In the spring of 1862, Stonewall Jackson outgeneraled Nathanial Banks to keep Virginia’s Shenandoah Valley under Confederate control. The First Battle of Winchester, fought May 23-25, resulted in a lopsided rebel victory that saw approximately 1,700 Yankees captured and taken to Richmond. Among them was David Van Buskirk of the 27th Indiana Volunteer Infantry. He was the tallest soldier in the Union army– and he may have been the only man to have gained weight while incarcerated in the infamous Libby Prison.
Standing 6’10” in stocking feet and weighing 380 pounds, Van Buskirk was understandably conspicuous among the captives being herded through Richmond’s streets to their assigned quarters. Lieutenant Van Buskirk went to Libby Prison, a former tobacco factory housing captured Federal officers. Curious civilians applied for visitor passes to enter the prison to see the man dubbed “the biggest Yankee in the world.” Even President Jefferson Davis drove to Libby to interview Van Buskirk. Because having civilians streaming through Libby proved inconvenient, the giant was sometimes taken outside the prison and paraded through the streets to give Richmonders more opportunities to see him.
Ultimately, someone decided to turn the large lieutenant into a cash enterprise. Whether the plan was officially approved or simply officially ignored, the Yankee Goliath became the star of a freak show. In return for being put on display, Van Buskirk asked only that he be given all the food he could eat. His request was perfectly logical for two reasons. Libby had been notorious for scant rations of poor quality since it began receiving prisoners after the Battle of First Manassas in July 1861, and Big Dave required more nutrition than the average soldier. He also had an advantage over his money-hungry captors: A shrinking giant would draw few admission-paying gawkers. Van Buskirk’s strategy worked. When he was exchanged in September 1862, he weighed over 400 pounds.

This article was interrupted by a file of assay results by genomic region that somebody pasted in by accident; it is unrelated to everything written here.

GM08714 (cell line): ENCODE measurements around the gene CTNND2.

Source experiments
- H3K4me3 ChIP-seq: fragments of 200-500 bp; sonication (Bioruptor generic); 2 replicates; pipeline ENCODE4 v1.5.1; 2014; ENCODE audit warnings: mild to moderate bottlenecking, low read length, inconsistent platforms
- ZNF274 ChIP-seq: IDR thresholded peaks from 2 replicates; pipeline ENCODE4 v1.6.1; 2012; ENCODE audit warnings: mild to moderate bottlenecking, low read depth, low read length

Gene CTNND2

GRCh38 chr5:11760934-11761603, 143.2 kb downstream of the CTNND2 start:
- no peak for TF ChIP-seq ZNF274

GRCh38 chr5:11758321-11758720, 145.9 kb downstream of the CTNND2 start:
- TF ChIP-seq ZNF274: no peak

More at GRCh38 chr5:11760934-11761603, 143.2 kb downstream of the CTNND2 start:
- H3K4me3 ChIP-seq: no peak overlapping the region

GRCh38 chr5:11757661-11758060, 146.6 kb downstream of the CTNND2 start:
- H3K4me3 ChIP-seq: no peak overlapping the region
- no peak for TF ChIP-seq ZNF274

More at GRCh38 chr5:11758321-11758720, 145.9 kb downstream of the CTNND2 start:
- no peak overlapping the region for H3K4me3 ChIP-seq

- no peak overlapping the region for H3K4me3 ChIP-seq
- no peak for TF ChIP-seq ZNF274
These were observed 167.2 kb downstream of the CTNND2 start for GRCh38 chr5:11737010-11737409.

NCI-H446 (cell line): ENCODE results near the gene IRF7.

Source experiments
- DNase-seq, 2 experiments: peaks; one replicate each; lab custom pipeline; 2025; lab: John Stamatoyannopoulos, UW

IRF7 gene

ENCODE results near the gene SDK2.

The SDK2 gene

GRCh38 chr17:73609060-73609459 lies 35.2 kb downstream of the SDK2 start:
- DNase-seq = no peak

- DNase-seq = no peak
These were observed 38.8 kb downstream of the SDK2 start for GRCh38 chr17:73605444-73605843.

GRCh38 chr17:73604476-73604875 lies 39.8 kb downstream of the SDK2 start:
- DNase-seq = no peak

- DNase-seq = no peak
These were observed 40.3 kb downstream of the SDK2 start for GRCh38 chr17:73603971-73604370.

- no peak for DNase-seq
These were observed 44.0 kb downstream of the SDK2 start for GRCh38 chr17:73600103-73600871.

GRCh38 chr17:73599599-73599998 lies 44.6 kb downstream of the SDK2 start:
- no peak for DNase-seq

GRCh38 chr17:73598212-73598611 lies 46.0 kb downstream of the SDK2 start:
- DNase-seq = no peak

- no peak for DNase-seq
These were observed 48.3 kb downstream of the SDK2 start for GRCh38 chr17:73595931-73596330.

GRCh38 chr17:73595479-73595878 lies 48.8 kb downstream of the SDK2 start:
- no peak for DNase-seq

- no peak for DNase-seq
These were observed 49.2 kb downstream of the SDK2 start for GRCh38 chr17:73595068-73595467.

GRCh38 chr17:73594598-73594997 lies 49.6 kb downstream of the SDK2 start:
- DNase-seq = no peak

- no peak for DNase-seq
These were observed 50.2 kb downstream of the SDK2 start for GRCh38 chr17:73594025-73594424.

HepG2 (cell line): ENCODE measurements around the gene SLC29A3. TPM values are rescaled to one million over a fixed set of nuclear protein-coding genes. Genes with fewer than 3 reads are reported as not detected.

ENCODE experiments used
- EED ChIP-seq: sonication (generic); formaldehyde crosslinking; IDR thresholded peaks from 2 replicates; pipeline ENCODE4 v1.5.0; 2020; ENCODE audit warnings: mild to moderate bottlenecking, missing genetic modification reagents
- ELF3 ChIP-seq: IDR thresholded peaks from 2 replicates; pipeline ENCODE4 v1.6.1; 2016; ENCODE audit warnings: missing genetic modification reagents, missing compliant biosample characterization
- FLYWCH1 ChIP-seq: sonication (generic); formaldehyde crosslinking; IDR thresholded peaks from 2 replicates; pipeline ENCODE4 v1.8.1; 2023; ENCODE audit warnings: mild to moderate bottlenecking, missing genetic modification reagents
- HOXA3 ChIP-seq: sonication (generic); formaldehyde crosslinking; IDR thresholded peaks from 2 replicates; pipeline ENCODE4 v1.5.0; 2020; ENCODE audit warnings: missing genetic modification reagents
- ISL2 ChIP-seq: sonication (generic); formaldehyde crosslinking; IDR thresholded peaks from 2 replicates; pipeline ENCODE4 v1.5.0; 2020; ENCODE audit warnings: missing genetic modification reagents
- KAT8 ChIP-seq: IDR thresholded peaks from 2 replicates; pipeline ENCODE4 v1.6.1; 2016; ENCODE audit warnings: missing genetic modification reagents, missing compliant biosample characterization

The war dragged on, and a steady steam of Federal captives strained Richmond’s prison system. When Private John McElroy arrived in early January 1864, he was confined with 1,100 other soldiers, sailors, and marines in the Pemberton Building, another converted tobacco factory only a stone’s throw from Libby Prison. All of them hoped to be exchanged as Van Buskirk had been in 1862, and when many of them were marched to a railhead early in the morning of February 18, they thought their hopes were about to be realized.
The prisoners found themselves packed into boxcars so tightly they could only stand, but they maintained a jubilant mood as they expected Petersburg, only a few miles south of Richmond, would be their place of exchange. Spirits sagged, however, when the train stopped in Petersburg but the uncomfortable prisoners remained confined to the cars. Eventually the train steamed south again, arriving after dark in Gaston, North Carolina, where the prisoners were finally allowed to detrain to receive their only rations of the day– a few crackers.
When being told to board different cars for the next leg of their journey, McElroy and a few of his companions took advantage of the darkness to deceive their captors and ensure a more comfortable ride. In his memoir*, McElroy describes their ploy:
About thirty of us got into a tight boxcar, and immediately announced that it was too full to admit any more. When an officer came along with another squad to stow away, we would yell out to him to take some of the men out, as we were crowded unbearably. In the mean time everybody in the car would pack closely around the door, so as to give the impression that the car was densely crowded.
This scheme permitted McElroy and his cronies to get some rest as the train rumbled its way southwest through the night. It also provided them with another advantage, one that may have helped him survive the war:
We managed to play this successfully during the whole journey, and not only obtained room to lie down in the car, but also drew three or four times as many rations as were intended for us, so that while we at no time had enough, we were father from starvation than our less strategic companions.
The thirty men in McElroy’s boxcar did not then know that rather than being exchanged they were to be among the first residents of a new Southern prison– Andersonville.
*Andersonville: A Story of Rebel Prisons